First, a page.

Grydd Report: Congestion in Singapore Strait

Congestion in Singapore Strait and Indonesian territorial waters puts at risk the relationship between these two countries.

Grydd Report: Congestion in Singapore Strait

Congestion in Singapore Strait has been occurring for several months now, with a large number of vessels stuck in most ports around the world, and has caused serious inconvenience recently in Singapore waters. Most recently between Singapore and Indonesia, where more than a dozen sea captains say they were forced to make payments to release ships held by the Indonesian navy because they were waiting near the port of Singapore and which, according to the Indonesian authorities’ version, fall within their territorial waters.

The Singapore Strait is one of the busiest inland waterways in the world and is currently crowded with ships waiting days or weeks to dock in Singapore harbor. For years, believing they are in international waters, ships have anchored in waters east of the Strait while waiting to dock in Singapore and therefore claim not to be liable for any port charges. Now the increase in ships anchoring in that area has put Indonesian authorities on alert.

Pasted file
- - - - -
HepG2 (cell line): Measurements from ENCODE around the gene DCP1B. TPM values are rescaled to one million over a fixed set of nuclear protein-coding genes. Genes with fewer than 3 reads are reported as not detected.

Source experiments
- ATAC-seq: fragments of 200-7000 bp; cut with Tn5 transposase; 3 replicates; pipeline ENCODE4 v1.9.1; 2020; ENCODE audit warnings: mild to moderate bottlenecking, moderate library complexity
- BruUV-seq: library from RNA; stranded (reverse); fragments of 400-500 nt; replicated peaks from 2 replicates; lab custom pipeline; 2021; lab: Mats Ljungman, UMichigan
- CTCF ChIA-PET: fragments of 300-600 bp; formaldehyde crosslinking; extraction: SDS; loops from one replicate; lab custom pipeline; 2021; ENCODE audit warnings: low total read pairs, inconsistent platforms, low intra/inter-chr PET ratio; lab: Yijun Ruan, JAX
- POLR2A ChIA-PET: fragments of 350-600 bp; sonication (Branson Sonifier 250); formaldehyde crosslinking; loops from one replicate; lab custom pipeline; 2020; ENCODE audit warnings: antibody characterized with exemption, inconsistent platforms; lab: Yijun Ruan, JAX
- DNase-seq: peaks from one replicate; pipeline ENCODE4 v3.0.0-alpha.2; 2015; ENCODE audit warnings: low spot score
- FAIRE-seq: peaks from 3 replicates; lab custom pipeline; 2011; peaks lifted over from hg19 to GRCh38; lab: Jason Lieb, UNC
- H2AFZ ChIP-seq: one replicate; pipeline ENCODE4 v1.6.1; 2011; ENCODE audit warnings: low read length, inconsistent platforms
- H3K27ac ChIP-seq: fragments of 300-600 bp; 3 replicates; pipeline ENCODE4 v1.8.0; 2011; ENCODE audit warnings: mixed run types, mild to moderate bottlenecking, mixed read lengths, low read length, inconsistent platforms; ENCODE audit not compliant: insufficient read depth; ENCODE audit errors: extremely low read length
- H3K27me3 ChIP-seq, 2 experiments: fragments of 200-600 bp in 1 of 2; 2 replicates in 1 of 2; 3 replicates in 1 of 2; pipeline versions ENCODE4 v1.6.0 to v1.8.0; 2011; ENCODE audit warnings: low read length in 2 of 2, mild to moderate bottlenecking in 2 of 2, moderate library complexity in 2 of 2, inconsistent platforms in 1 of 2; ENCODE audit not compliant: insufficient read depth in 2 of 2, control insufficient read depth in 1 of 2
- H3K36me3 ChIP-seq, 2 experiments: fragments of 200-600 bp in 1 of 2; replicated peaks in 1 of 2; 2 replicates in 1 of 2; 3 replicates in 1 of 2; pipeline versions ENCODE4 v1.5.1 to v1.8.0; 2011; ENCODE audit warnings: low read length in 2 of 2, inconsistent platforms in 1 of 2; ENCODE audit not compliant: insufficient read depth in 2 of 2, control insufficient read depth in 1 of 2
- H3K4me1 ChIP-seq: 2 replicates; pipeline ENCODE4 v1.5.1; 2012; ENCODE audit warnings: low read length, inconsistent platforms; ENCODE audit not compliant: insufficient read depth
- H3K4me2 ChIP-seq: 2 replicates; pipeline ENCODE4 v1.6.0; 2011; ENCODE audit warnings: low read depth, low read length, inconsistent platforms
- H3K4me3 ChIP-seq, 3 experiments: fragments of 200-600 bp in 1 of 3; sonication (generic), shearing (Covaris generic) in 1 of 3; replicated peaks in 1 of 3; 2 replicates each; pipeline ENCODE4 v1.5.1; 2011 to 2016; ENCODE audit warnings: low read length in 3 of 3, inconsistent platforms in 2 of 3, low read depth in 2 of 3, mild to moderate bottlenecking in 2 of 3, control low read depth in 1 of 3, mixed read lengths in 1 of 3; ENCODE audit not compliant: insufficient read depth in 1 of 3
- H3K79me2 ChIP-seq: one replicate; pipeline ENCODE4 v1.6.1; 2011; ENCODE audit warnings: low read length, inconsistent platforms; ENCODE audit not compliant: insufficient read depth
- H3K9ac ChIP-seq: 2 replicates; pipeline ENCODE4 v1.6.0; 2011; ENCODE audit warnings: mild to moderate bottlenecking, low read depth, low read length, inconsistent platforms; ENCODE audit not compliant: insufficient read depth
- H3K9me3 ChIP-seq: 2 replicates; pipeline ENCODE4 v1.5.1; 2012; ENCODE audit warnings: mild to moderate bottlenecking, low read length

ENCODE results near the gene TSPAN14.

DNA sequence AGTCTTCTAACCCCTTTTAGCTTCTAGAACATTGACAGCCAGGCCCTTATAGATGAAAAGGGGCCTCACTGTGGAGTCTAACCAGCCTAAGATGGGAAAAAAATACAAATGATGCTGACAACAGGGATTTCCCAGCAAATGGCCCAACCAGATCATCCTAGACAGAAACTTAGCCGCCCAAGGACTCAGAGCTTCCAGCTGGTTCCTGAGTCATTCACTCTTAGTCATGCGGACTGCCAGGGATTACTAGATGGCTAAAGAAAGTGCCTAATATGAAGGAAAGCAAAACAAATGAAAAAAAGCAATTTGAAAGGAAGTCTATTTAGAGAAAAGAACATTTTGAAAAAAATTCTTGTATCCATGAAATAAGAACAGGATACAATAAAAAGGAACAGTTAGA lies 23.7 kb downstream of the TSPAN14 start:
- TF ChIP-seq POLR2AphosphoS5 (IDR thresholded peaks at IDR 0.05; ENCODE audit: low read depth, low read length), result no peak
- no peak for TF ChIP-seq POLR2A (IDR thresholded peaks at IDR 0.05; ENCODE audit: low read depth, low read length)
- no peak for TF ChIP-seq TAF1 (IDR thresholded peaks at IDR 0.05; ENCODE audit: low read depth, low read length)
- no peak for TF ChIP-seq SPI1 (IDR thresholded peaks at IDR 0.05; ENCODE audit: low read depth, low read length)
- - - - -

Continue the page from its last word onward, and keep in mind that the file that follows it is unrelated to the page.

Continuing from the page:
Arsyad Abdullah, naval fleet commander for the Indonesian region, assured that it is not true that the Indonesian navy has received or requested payments to release ships, however, he stated that in recent months there has been an increasing number of ships stuck for being without permission in Indonesian waters, deviating from the navigation route or stopping midway for an excessive amount of time.

Up to this point, more than 30 oil tankers, bulk carriers, and cargo vessels have been detained by the Indonesian navy in recent months and many of them have been released only after making payments of around $300,000. However, the situation is becoming increasingly complicated as the Indonesian navy may clamp down more drastically on unlicensed vessels that stop there.

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